Winning the FA Cup was meant to be the moment Manchester became united again; so following it up with a move to bring in Jose Mourinho is a gamble that could just as easily jeopardise that mission as achieve it.
United weren’t exactly in their pomp on Saturday, the victory over a limited but passionate Crystal Palace side was achieved largely through the sheer determination of Wayne Rooney not to miss out on lifting the trophy he has wanted to win since he was a nine-year-old.
But when you consider Louis van Gaal has been accused of ‘not playing the United way’ and of ‘not understanding what United is all about’ then there were plenty of unifying aspects of the victory which had the potential to partially heal some of the painful wounds suffered by the club this season.
Jesse Lingard’s stunning winning goal, scored in extra-time after the Red Devils came from a goal behind, was certainly good enough for the United pantheon, as was Rooney’s performance as he reminded fans just how much he cares for the club.
The sight of their team lifting a major trophy, the first since Alex Ferguson stepped down, also had the potential to bring fans together, even if a small minority still aimed abuse at van Gaal as he climbed the Wembley stairs.
Importantly, too, United’s long tradition of encouraging and developing young talent was at the heart of their success.
Lingard has been at the club since the age of seven and you could see it in his celebration; Marcus Rashford has also come through the ranks and produced an excellent display before going off injured.
Another youth team product, Ryan Giggs, stood proudly in the dugout directing the performance.
For a moment, then, as United’s players huddled together in the centre circle for a celebratory jig this looked like a young team that was just starting to understand what their manager wants from them and where they can go together — there were hints of it too in the semi-final against Everton.
So, when Van Gaal and Ed Woodward embraced in Wembley’s Royal Box there was a very brief illusion that Manchester was on its way to becoming re-united at long last.
How naive we all were.
There is yet to be an official announcement but the world and his wife seems to know Mourinho has already been approached to be United’s next manager and was to be offered the post regardless of the result at Wembley.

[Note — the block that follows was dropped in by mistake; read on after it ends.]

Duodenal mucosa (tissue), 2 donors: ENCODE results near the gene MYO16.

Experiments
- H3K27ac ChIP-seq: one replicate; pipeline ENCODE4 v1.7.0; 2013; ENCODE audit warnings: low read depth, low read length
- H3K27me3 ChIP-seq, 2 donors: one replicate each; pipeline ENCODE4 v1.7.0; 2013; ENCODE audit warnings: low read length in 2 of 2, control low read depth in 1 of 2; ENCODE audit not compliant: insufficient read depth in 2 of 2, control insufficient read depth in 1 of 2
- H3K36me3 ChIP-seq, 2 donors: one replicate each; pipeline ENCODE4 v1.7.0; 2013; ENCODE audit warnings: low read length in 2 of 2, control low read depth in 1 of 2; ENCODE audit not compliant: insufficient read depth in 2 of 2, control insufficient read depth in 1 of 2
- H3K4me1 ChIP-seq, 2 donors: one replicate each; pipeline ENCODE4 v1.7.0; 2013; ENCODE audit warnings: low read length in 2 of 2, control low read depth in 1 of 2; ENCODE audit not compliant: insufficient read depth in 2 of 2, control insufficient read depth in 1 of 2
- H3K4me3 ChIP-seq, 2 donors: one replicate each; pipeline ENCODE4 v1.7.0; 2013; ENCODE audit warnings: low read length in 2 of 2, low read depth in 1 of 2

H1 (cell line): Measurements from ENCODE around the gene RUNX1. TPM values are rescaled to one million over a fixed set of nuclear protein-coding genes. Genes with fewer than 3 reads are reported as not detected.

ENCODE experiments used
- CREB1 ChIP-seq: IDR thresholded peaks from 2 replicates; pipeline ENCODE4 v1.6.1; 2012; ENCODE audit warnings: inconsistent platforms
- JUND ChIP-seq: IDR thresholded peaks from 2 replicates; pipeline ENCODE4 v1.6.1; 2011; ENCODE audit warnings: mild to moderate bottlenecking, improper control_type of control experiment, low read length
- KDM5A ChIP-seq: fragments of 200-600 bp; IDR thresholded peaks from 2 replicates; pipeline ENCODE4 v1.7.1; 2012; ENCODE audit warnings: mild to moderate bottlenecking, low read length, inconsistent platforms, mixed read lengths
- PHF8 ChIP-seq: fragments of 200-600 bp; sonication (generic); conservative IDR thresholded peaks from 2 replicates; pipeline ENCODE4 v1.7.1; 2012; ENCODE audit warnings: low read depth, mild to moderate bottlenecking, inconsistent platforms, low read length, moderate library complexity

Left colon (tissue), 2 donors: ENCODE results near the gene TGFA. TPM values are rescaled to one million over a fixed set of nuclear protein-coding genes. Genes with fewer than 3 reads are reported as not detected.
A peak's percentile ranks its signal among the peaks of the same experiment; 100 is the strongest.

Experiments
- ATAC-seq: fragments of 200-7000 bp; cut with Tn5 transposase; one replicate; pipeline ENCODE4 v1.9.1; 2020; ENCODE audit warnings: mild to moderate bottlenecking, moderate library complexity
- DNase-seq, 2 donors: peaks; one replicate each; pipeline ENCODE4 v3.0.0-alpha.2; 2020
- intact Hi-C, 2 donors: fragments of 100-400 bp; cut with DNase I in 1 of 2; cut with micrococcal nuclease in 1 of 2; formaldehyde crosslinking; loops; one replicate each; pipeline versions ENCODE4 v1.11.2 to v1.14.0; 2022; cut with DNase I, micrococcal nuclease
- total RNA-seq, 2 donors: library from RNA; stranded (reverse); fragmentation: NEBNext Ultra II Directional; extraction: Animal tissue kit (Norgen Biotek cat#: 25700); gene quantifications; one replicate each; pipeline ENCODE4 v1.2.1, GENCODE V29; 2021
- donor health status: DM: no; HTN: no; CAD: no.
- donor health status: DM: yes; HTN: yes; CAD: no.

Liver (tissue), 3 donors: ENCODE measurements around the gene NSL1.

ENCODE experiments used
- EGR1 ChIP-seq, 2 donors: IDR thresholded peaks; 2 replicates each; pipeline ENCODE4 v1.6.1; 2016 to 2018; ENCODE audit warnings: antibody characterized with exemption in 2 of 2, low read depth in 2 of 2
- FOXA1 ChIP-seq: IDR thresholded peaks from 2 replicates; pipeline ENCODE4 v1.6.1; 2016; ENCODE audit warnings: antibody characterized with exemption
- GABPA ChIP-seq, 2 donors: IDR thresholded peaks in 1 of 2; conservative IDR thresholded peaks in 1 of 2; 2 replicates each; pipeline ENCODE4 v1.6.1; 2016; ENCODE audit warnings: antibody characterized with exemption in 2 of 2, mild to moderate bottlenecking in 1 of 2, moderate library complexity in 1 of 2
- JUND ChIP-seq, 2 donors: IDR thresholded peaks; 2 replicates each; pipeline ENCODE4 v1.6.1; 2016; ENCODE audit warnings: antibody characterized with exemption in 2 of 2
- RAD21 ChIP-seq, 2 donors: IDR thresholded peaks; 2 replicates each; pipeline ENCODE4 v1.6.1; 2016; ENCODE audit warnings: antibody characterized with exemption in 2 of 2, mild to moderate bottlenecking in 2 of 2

It’s not difficult to understand why the United board may have reached that conclusion. Some of the football at Old Trafford this season has been deadly dull — and there were long periods on Saturday when it was again despite the late hurrah — and fans have been divided over Van Gaal’s managerial style.
When fans and manager are not together, players and tactics are not together and a European giant is outside the top four then it’s not unreasonable to expect change.
But is Mourinho really the man to unite United?
Of course he brings success — it’s been pretty much guaranteed everywhere he’s worked — but the Special One also brings division and controversy.
Already, Old Trafford fans are split pretty evenly over whether they want Mourinho in charge. The board has shown reluctance too — Bobby Charlton has famously resisted in the past, claiming Mourinho isn’t the right ambassador for United’s global image.
Take a look at the list of core values which United fans treasure as the heartbeat of their club and it’s not exactly a Special One tick list.
When it comes to style of football for instance, it’s hard to see Mourinho playing ‘the United way’.
Although his first season in his first spell at Chelsea was thrilling, with Damien Duff and Arjen Robben playing together, his own style has developed into a far more pragmatic, safety-first 4-5-1 system with a powerful striker such as Didier Drogba or Diego Costa at the tip of it all.
Bringing youth team players through the system isn’t really Mourinho’s style, either. It’s hard to think of anyone he has developed in that way, certainly during his time in England. He has always been a man for a big budget.
The rumoured move for Zlatan Ibrahimovic fits the bill in terms of finding United’s Drogba but also smacks of short-termism — bringing in a 34-year-old superstar may put bums on seats but it doesn’t help develop a five-year plan.
Romelu Lukaku at Everton would appear to be a better deal — but he and Mourinho were hardly best buddies at Stamford Bridge when he was sold to Goodison having not been given a proper chance in the Chelsea first team.
If you’re looking at United heroes to keep the team together under new management then there may be a problem, too.
Captain Rooney was the key at Wembley but where would he fit into a Mourinho team? That quarter-back role doesn’t look Mourinoesque and it would be a gamble on recent evidence to put him back up front on his own.
Juan Mata, who scored United’s first goal, was dumped by Mourinho at Stamford Bridge for not fitting his vision of a hard-working attacking player — so his future, too, would surely be in doubt. It just goes to show that the Old Trafford board still have some serious thinking to do before completing a move for a manager who brings success — but at a price.
At a time when supporters are desperately missing the United way, this is a significant crossroads.
© Irish Examiner Ltd. All rights reserved